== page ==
Although there’s nothing to suggest it, it’s hard not to suspect Deng Sui was behind the whole thing, although the fact that the empress had failed to produce a son may also have had something to do with it.
But true to her humble self, now-Empress Deng refused all the usual tributes asking only for annual gifts of ink and also supplies of a relatively recent invention on the scene – paper. In fact her passion for paper may have been world-changing. By sponsoring the usage of paper in the imperial palace, she is considered to be a key factor in the adoption of paper across the world.
Side note, she was also taught by Ban Zhao, China’s first known female historian.
In 106 CE Deng Sui’s husband, the Emperor He died, but fortunately before he did that he had had two sons by unnamed concubines.
The younger one, who was more healthy despite being only months old, was declared emperor and Deng Sui the Dowager Empress became the regent because apparently not yet one year old is considered too young to rule. That didn’t last long, the new emperor died at eight months old, to be replaced by a relatively elderly 12 year old Emperor – which left Deng still in the role of regent.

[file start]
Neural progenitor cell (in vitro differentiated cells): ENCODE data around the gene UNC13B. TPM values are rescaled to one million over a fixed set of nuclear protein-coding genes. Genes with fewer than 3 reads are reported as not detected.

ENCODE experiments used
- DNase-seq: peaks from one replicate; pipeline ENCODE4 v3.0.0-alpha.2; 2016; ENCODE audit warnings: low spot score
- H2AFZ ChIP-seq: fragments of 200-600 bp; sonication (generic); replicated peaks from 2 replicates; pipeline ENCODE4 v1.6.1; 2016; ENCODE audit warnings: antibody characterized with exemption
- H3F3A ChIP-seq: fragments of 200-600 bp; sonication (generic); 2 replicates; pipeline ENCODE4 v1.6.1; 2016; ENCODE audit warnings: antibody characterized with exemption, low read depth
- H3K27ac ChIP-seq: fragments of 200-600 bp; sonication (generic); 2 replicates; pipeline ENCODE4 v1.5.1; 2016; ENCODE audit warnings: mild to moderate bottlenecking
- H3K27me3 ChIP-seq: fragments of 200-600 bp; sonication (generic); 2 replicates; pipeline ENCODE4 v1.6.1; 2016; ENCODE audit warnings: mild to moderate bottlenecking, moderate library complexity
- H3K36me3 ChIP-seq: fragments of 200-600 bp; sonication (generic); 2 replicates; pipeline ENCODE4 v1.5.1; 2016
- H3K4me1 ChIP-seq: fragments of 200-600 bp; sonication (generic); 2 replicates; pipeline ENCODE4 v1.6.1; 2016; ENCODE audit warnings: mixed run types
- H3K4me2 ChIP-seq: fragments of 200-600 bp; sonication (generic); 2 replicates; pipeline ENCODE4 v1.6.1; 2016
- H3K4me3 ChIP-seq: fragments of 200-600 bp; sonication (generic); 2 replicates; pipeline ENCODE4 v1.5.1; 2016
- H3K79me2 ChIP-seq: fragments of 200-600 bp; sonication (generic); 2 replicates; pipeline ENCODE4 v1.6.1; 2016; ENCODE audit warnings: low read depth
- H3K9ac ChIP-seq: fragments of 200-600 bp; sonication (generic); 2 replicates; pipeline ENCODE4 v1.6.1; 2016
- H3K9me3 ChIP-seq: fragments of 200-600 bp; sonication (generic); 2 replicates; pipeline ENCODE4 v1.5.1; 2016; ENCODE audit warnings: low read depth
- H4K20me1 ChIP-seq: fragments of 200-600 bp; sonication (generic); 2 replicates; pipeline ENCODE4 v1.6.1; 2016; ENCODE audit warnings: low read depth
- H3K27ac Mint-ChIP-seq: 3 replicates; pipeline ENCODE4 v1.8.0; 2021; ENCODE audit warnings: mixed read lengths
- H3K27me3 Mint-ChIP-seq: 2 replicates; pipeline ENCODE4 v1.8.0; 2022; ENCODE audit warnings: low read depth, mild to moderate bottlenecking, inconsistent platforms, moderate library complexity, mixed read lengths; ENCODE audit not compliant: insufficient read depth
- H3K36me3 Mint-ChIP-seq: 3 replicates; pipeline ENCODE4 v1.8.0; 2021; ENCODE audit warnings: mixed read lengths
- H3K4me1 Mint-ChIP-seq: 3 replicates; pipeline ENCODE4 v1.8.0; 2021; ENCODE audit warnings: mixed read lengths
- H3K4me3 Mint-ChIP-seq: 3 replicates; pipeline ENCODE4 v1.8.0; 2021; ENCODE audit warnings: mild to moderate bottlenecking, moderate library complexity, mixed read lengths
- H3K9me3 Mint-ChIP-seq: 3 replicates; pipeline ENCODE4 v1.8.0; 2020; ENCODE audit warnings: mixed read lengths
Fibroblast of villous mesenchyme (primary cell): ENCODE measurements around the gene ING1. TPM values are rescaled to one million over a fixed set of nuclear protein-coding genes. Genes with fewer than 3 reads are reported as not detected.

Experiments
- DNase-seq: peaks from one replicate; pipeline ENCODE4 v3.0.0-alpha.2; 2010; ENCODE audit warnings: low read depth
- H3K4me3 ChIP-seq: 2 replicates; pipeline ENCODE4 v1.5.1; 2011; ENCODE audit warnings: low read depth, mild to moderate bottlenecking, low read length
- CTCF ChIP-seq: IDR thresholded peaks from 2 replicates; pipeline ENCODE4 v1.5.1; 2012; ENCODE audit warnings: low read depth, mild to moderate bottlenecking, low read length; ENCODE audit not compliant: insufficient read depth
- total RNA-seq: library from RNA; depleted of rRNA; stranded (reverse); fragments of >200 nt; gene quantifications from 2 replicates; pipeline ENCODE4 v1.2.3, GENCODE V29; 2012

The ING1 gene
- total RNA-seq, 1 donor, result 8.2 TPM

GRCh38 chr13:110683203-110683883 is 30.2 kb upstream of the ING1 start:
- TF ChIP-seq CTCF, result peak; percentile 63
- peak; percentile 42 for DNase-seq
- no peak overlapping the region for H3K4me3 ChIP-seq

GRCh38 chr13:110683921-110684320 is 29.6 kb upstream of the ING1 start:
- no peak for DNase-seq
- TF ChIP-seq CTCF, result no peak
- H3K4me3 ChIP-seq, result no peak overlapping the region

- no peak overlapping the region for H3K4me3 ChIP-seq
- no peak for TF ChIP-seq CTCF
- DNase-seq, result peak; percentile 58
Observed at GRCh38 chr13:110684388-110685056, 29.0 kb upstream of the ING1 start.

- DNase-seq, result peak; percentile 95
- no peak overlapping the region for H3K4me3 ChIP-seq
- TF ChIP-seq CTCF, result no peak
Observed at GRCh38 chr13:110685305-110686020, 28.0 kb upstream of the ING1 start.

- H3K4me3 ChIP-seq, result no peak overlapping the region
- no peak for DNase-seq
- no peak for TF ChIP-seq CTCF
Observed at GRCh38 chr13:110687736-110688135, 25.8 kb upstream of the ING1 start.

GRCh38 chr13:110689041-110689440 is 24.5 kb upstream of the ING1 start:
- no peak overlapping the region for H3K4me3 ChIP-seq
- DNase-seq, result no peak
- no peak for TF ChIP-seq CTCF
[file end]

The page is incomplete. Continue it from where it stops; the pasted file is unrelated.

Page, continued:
Overall as Empress and Regent, Deng Sui would be in power for 16 years and he is generally considered to have done a good job of it.
During her rule time she gave a general amnesty to prisoners, and cut the costs of clothes and food in the palace. She cut down on corruption, even within her own family. But more relevantly to nutrition, during her reign, she supported the development of water conservation and management and improved agricultural production resulting in increased grain production.